A Harry Potter Fanfiction
Considering how Rowling's own timeline is messed up anyway (the Playstation didn't even come out until 1995), I've changed dates for my convenience. Don't know if there's a canon date of birth for Lily and James, and co, don't care. This begins in 2003, book three therefore was in 1997 (going good with the Playstation), making Lily and James dead in 1984. Hah, 1984. Orwell. Whatta coincidence. Harry therefore born in 1983. I'm saying that Lily and James took a bit of time before having a child, debating whether or not to bring a new life into the world in the present state. I'm adding two years for courtship (dating), so I'm saying they probably graduated in 1977.
Summary: People cope with grief in different ways. Harry Potter doesn't cope well. But when he's caught in a magical backlash of immense power, he's banished from all he knows and finds that, sometimes, not everyone is guilty of the sins of a few. Post Hogwarts.
Spoilers: All books.
Rating: R for violence, mature sexual themes, harsh language, etc.
Pairings: HP/FD, HP/LP, HP/H
The forest was dark. Dawn had yet to break, and the moon had already set. The pre-daybreak mist hung thickly, not quite prepared to relinquish it's dominion over the barren soil. Trees rose from the murky, white carpet like the spears of every fallen Roman Legionnaire, some standing straight and tall, some cracking under the strain and falling, and some kept only vaguely upright by the support of others.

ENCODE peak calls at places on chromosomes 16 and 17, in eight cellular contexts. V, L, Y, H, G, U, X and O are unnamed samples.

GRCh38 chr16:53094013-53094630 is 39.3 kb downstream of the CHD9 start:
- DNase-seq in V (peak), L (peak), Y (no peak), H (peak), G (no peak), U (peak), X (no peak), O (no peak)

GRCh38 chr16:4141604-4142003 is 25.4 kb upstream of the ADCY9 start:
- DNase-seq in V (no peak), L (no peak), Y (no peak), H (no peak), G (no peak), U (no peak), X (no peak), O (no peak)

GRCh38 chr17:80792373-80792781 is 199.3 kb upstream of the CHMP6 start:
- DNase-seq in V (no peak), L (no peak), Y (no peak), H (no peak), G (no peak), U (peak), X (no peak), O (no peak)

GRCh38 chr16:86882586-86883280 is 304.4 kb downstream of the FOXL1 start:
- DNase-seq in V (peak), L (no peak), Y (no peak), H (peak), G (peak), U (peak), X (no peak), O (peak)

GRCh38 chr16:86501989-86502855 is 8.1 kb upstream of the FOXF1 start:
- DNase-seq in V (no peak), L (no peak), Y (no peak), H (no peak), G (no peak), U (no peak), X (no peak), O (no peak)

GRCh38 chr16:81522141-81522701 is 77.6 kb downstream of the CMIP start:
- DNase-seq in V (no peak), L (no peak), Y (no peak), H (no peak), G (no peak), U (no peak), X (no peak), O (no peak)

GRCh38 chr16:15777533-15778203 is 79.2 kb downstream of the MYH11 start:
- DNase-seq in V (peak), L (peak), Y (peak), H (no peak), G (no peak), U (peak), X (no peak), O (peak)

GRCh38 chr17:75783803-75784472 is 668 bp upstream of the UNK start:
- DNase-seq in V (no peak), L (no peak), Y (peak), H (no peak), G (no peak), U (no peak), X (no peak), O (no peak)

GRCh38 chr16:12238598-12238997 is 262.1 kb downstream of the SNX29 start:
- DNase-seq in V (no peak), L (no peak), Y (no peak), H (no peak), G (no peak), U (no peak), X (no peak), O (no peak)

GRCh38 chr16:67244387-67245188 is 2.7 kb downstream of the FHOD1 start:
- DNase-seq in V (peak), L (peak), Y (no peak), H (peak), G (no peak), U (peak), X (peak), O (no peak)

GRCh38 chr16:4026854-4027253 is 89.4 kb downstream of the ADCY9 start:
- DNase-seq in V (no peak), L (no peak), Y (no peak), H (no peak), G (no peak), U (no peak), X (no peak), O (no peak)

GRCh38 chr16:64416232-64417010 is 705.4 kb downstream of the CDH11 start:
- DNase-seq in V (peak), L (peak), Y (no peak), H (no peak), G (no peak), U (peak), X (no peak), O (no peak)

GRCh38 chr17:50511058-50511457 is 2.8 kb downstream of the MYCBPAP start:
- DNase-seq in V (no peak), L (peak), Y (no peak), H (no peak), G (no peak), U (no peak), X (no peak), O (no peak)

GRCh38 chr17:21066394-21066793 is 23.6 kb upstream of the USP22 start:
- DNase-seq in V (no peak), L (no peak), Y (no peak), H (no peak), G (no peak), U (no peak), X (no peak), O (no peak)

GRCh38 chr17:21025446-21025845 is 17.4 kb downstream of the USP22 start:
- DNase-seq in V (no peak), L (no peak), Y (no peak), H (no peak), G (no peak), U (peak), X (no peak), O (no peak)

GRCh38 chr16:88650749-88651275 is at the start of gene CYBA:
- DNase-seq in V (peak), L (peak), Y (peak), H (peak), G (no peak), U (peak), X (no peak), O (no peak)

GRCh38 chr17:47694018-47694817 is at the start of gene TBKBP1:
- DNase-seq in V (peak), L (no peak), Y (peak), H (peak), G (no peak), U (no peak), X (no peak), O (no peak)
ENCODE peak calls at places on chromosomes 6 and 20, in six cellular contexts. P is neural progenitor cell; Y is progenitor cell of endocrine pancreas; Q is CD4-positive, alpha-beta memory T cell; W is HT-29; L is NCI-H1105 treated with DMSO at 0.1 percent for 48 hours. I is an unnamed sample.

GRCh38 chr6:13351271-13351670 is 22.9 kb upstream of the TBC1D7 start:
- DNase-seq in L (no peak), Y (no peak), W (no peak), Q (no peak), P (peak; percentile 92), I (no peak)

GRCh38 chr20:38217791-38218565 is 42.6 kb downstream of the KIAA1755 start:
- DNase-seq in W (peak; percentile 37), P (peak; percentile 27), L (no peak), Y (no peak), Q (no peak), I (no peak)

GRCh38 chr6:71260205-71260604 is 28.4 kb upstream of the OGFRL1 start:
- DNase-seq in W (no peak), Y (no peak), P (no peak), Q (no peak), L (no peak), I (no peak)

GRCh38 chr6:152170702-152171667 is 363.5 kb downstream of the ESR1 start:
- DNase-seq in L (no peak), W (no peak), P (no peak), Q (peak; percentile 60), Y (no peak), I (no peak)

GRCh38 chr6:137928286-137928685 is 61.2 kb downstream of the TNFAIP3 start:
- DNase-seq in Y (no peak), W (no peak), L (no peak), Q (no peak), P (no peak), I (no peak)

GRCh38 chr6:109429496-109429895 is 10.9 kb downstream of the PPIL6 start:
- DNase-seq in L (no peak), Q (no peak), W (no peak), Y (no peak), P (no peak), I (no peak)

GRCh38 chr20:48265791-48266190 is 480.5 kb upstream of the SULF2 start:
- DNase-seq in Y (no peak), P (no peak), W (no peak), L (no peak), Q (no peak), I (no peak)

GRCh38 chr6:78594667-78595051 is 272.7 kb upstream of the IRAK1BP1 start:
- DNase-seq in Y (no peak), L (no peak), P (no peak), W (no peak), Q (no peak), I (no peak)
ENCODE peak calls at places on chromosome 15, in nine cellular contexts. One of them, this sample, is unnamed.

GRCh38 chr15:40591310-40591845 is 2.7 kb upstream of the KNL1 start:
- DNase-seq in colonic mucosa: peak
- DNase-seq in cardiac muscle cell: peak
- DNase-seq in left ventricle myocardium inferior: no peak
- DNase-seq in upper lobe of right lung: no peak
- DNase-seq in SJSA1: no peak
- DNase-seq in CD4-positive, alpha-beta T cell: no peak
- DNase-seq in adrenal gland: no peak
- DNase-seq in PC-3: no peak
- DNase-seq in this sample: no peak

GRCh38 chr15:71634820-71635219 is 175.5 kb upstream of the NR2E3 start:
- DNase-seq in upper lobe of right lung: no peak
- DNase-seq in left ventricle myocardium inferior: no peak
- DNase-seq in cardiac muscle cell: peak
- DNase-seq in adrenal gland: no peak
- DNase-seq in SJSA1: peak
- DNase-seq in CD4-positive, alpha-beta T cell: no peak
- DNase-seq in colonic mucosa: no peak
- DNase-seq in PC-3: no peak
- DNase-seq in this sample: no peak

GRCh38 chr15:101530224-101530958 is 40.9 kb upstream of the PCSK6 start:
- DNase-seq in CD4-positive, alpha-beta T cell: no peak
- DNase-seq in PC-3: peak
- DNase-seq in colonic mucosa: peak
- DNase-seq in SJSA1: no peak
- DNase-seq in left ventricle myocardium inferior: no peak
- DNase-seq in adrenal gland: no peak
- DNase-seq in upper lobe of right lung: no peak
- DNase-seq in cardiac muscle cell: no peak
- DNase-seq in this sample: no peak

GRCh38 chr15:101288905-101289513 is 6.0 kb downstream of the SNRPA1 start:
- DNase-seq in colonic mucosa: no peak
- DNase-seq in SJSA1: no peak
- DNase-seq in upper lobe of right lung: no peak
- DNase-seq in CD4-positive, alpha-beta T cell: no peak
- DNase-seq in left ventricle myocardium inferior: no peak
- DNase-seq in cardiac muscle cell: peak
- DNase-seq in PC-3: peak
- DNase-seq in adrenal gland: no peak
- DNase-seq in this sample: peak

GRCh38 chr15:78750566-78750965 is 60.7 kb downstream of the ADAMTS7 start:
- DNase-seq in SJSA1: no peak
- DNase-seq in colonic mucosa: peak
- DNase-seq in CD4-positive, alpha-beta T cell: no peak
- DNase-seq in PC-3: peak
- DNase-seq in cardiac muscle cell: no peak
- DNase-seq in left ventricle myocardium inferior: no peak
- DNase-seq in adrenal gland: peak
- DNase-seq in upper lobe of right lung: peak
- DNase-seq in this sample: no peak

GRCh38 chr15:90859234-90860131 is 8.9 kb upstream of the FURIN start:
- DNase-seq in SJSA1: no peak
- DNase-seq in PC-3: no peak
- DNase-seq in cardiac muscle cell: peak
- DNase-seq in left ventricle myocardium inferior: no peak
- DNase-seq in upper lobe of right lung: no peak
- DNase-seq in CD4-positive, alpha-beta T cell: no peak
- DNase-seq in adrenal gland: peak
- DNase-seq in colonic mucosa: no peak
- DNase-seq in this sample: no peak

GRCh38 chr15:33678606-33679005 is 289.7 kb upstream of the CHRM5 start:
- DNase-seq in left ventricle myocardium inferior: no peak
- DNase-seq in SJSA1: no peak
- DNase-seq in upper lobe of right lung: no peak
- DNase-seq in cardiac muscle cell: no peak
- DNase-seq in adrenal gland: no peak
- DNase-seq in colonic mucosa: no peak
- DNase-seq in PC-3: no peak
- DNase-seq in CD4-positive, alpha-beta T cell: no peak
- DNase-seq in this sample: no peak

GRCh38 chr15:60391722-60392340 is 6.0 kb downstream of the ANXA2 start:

In eons past, it had been a battlefield; men had fought and died for what was, at the time, a lush and fertile ground. Their blood had stained the earth, and it had lain for centuries, feeding the malevolence of nature, feeding its hatred for humanity. And when the trees had grown, they had grown angrily, speaking in their voices of eternity of how, if they only had the chance, mankind would pay for what they had done.
And through this oppressive landscape, one man walked alone. He rose from the mist like a wraith, cloaked entirely in a white cloak with the crest on his back. A golden chain attached the folds that hung before his shoulders, and the folds reached up into a hood shadowing his face. He made no sound as he passed through the midst of the trees that hated his kind, yet anything awake knew he was coming. Animals stopped, lifted their noses, sniffed, and fled his path, predator and prey ran side by side, pretending they could not see each other, yet united in their flight.